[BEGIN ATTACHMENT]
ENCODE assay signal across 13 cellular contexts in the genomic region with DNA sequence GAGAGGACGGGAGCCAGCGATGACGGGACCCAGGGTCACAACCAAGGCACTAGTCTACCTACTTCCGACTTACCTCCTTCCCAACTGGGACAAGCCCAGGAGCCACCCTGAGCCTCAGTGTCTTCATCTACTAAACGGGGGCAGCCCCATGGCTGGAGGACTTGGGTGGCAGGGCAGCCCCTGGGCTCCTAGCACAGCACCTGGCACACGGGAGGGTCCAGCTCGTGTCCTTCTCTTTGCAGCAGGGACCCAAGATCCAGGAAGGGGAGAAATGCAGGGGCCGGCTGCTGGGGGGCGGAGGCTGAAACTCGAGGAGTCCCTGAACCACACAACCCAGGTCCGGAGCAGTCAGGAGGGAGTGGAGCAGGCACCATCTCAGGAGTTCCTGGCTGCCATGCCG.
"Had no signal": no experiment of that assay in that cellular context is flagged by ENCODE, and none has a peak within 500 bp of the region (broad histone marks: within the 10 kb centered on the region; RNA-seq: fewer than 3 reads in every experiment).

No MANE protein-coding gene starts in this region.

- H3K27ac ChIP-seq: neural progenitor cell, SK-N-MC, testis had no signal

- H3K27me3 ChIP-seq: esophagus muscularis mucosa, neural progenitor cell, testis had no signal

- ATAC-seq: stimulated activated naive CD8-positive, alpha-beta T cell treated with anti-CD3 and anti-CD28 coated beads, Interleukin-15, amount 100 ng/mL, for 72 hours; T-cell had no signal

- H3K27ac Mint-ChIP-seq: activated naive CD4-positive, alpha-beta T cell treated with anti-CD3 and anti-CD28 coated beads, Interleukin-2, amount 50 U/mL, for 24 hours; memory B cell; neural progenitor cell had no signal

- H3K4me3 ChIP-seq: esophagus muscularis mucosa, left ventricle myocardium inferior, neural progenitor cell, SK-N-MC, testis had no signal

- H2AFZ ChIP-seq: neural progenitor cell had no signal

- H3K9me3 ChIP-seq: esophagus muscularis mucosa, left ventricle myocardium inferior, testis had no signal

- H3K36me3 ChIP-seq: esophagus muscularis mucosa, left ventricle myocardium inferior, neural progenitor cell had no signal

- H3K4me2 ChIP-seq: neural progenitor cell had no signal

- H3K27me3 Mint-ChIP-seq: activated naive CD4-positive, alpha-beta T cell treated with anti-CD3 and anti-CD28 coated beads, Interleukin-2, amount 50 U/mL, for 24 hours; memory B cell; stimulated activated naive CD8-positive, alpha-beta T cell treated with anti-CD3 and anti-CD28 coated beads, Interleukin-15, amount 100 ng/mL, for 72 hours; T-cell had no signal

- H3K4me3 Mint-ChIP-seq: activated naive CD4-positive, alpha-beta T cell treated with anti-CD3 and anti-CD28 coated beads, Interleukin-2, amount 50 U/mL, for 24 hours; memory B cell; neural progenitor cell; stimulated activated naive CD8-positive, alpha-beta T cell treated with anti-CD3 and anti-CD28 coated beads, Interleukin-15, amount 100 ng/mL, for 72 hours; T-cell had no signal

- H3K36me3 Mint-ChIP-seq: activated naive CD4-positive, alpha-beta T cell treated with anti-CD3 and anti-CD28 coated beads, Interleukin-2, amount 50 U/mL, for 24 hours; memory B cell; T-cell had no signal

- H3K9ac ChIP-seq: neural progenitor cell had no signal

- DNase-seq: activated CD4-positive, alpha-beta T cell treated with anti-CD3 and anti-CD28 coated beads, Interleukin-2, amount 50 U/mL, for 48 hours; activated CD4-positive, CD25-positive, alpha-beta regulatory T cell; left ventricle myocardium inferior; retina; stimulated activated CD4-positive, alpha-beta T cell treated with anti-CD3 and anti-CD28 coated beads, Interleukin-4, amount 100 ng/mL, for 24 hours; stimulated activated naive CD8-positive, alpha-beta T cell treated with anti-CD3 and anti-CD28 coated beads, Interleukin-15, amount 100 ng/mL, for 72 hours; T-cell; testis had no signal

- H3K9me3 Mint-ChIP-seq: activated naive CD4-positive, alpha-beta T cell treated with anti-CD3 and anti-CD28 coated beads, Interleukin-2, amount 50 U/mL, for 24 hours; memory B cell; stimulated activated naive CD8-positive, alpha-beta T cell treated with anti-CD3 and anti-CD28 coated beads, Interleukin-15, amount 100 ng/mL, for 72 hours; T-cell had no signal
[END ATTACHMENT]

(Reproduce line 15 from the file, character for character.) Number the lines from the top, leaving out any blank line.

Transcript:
- H3K36me3 Mint-ChIP-seq: activated naive CD4-positive, alpha-beta T cell treated with anti-CD3 and anti-CD28 coated beads, Interleukin-2, amount 50 U/mL, for 24 hours; memory B cell; T-cell had no signal